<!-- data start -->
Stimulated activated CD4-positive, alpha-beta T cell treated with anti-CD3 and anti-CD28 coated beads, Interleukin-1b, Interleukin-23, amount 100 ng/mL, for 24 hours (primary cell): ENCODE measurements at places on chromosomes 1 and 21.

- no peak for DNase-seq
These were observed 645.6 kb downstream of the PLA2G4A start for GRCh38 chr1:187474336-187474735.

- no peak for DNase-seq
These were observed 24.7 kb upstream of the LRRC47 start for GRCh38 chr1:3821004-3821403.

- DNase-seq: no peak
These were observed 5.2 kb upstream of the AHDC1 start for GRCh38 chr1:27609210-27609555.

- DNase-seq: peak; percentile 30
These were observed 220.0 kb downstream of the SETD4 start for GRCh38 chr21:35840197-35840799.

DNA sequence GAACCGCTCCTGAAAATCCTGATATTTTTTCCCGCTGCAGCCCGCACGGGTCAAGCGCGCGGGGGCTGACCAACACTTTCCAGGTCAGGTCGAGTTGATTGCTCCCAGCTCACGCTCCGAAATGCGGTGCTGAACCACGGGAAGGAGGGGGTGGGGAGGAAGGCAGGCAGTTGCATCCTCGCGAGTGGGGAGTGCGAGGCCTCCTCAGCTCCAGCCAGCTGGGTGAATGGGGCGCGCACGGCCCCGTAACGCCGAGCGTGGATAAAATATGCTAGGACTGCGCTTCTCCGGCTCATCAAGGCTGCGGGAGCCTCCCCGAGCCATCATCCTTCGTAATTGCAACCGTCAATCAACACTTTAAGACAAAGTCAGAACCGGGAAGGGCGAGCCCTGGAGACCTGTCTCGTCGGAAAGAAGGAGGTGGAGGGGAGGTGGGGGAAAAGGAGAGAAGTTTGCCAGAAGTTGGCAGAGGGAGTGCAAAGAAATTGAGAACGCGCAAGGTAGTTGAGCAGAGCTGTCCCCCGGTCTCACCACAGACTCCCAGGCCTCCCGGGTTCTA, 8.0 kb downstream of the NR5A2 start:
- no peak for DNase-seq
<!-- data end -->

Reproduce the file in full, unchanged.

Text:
Stimulated activated CD4-positive, alpha-beta T cell treated with anti-CD3 and anti-CD28 coated beads, Interleukin-1b, Interleukin-23, amount 100 ng/mL, for 24 hours (primary cell): ENCODE measurements at places on chromosomes 1 and 21.

- no peak for DNase-seq
These were observed 645.6 kb downstream of the PLA2G4A start for GRCh38 chr1:187474336-187474735.

- no peak for DNase-seq
These were observed 24.7 kb upstream of the LRRC47 start for GRCh38 chr1:3821004-3821403.

- DNase-seq: no peak
These were observed 5.2 kb upstream of the AHDC1 start for GRCh38 chr1:27609210-27609555.

- DNase-seq: peak; percentile 30
These were observed 220.0 kb downstream of the SETD4 start for GRCh38 chr21:35840197-35840799.

DNA sequence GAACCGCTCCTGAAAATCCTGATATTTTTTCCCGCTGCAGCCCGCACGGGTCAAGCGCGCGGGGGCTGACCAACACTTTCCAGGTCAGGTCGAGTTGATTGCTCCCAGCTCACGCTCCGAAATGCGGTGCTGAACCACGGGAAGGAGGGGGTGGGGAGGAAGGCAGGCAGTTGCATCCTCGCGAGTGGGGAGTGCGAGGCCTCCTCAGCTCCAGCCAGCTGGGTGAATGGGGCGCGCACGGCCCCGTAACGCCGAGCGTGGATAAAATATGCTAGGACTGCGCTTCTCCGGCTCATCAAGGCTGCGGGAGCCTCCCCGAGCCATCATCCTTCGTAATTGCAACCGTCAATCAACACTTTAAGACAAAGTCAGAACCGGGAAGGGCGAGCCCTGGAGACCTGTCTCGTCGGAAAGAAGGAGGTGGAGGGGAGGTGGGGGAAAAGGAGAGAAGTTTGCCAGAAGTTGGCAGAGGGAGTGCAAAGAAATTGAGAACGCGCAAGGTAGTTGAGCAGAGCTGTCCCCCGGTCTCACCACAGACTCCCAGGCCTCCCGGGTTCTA, 8.0 kb downstream of the NR5A2 start:
- no peak for DNase-seq